Most Common Chicago Building Code Violations

What Are the Most Common Chicago Building Code Violations?

Some building code violations are more common than others. Here is a quick guide to how Chicago property owners skirt the rules the most:

  • Decks and Balconies: Chicago has a lot of codes for decks, balconies, scaffolds, and porches because many incidents take place on them. The codes touch on their maximum height, distance from the building, and other pertinent details. Ignoring any of them will mean that the property owner has violated the particular Chicago building code.
  • Guide Rails: Staircases in Chicago buildings also have rules regarding their handrails. Specifically, if they are over three and a half feet tall, then the stairs need handrails on both sides. Additionally, the rails need to be approximately three feet from the floor. Failure to follow these guidelines will mean a building code violation.
  • Smoke Detectors: Chicago has several rules regarding smoke detectors including their proximity to the ceiling and bedrooms. Failure to meet any of the rules results in a building code violation.
  • Chimneys: The setup and specifications of chimneys in Chicago have tight requirements and are often not followed around the city.
  • Grout: Construction of brick buildings in the city need to abide by strict rules regarding the usage of mortar, grout, and other substances. Failure to abide by these rules leaves many property owners outside the bounds of the building codes.

Compensation in a Slip and Fall Case

If you bring a personal injury claim with qualified personal injury attorneys after a slip and fall accident, you may be entitled to substantial relief and financial compensation.

Compensation in a slip and fall case

The amount varies and will depend upon the circumstances of your incident, but it could include some of the following:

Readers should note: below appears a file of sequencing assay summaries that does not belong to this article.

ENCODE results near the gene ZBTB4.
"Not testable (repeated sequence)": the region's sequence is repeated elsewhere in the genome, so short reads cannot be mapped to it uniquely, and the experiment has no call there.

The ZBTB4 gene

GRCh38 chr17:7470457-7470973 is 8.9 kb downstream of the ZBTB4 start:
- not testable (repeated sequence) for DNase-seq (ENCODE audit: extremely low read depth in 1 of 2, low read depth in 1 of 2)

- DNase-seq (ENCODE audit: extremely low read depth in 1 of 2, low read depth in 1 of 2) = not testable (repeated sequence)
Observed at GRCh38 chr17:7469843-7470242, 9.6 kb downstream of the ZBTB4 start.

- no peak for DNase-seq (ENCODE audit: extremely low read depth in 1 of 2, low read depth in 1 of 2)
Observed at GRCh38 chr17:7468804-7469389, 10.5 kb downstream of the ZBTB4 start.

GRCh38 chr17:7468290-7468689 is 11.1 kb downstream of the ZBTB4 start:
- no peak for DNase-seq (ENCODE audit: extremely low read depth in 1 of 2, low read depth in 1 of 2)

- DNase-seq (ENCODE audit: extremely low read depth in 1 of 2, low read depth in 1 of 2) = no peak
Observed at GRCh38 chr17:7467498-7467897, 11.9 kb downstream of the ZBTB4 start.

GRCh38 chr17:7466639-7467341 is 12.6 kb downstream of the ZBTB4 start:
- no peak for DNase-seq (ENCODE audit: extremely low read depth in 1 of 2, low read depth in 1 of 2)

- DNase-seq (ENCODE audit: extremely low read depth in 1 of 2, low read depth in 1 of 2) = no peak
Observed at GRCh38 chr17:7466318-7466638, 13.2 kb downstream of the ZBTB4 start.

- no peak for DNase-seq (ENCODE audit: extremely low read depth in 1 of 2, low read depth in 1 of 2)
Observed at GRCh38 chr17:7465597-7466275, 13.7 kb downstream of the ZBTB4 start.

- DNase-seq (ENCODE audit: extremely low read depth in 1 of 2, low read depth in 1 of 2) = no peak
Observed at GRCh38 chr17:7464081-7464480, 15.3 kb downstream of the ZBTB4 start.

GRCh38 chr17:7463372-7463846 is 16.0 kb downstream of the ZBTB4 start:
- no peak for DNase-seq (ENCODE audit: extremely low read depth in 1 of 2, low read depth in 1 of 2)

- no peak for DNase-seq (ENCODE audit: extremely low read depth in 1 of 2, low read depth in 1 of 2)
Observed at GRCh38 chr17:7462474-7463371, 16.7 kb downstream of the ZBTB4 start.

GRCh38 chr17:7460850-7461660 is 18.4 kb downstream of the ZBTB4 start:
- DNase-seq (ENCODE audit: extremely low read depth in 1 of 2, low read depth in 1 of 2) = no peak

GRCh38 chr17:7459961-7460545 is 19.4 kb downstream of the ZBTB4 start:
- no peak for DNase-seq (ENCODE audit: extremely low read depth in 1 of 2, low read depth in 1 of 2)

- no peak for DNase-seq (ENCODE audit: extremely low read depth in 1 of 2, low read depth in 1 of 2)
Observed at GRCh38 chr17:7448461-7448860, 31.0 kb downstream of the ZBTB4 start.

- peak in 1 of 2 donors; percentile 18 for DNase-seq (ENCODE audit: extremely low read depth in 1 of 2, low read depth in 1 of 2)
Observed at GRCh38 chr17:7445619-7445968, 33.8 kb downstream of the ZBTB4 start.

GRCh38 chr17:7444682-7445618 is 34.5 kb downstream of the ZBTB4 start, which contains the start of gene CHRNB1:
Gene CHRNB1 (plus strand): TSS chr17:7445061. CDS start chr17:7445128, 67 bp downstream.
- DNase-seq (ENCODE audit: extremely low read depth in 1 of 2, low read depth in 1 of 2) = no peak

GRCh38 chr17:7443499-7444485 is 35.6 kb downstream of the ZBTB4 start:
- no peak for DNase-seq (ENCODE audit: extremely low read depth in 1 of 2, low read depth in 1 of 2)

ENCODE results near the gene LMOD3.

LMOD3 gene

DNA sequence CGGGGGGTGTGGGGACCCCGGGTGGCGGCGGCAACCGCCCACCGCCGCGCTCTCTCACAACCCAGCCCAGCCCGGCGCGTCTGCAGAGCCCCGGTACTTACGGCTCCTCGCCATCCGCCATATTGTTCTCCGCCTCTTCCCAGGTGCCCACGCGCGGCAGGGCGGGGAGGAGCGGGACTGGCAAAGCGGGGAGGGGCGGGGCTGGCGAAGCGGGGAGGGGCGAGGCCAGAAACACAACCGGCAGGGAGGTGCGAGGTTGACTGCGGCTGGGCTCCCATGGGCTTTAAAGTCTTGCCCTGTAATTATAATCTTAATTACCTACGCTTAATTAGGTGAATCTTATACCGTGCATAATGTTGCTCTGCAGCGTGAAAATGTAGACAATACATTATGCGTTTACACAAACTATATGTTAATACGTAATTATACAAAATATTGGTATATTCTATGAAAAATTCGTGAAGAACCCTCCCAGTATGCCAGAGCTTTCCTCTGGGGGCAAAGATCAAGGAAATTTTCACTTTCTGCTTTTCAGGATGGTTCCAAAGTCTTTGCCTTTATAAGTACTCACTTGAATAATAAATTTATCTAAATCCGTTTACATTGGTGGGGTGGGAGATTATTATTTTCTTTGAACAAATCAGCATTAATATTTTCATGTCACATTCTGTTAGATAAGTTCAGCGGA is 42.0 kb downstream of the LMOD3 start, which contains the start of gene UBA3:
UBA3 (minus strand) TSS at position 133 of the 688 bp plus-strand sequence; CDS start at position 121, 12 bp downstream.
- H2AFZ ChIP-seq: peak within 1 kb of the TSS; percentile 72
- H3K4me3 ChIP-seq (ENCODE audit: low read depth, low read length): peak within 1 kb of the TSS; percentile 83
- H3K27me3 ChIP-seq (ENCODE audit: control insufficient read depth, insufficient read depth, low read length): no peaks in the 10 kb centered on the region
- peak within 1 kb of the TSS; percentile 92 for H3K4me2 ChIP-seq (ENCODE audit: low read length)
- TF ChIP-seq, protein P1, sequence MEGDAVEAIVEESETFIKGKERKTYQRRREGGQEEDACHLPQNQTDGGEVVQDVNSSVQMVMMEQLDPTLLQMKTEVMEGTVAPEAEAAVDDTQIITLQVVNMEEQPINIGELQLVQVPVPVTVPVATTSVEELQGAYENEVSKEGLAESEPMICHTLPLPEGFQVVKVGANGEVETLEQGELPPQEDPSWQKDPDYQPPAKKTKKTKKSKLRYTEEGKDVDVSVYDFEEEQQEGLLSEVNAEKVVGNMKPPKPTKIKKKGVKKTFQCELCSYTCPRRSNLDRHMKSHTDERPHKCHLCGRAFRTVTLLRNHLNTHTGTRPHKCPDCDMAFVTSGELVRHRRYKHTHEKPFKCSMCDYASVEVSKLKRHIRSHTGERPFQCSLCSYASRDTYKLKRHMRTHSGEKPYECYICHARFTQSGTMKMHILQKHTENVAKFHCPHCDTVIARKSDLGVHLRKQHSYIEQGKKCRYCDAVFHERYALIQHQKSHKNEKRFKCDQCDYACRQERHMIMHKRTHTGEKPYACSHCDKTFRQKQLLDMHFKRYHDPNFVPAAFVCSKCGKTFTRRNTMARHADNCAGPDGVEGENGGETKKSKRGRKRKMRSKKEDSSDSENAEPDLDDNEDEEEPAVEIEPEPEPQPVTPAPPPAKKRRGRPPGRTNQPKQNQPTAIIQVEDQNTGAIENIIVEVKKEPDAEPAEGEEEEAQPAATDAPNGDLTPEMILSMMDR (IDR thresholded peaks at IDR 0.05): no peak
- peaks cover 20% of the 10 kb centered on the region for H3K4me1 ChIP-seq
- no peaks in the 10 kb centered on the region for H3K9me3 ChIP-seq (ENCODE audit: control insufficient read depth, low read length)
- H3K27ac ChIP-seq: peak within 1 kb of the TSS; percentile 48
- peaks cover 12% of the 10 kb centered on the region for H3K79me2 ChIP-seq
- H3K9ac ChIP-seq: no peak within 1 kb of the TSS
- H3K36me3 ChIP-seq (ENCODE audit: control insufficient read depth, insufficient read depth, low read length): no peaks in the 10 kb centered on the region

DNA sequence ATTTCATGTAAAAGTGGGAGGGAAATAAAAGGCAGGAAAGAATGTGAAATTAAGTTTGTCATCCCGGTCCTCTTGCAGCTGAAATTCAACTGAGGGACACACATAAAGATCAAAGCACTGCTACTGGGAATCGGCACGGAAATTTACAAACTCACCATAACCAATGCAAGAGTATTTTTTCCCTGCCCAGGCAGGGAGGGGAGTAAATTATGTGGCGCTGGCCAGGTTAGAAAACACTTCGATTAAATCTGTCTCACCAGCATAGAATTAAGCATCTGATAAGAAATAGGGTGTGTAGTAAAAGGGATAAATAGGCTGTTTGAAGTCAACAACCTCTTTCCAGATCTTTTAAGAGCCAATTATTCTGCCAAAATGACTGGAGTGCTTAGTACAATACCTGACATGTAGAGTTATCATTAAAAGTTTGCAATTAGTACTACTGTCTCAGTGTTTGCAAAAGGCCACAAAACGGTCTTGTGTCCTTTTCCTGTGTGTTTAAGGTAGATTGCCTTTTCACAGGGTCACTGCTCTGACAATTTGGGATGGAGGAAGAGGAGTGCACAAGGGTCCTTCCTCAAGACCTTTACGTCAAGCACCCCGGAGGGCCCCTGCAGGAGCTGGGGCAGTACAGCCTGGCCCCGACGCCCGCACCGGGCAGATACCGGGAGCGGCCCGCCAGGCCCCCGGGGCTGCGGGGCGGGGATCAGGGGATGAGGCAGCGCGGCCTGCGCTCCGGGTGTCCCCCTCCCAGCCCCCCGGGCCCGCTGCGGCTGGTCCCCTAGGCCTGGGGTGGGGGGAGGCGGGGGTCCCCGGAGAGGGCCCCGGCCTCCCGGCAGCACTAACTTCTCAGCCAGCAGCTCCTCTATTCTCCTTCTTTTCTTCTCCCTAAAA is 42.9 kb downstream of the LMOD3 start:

• Out-of-pocket health care costs
  • Missed paychecks and other lost income
  • Ruined or damaged property
  • Pain and suffering, both immediately and long-term
  • Disability or disfigurement
  • Wrongful death harm and expenses

The property owner's liability extends to whatever damage the building code violation caused. You should check with the building code department after a slip and fall accident.

This can help you see if the building owner violated the minimum standards required. Then, you could use this to argue the property owner's negligence caused the slip and fall accident and subsequent personal injury case.

Cases Involving Building Codes and Code Violations

$8.2 Million Settlement:

The plaintiff fell 20 feet from scaffolding at a worksite. He suffered injuries that caused him to become a paraplegic. The lawsuit claimed that the defendant general contractor failed to observe and enforce OSHA safety standards and did not have the proper inspections at the site.

The plaintiff presented extensive evidence of the damages that were suffered in the mediation phase of the case, showing how there would be over $5 million in future costs due to the extent of his injuries.

$5,656,722 Verdict:

The plaintiff was in a self-storage unit that he was renting from the defendant. The ceiling of the unit collapsed on him. The plaintiff claims that this was because the defendant was illegally constructing a loft on top of the storage unit.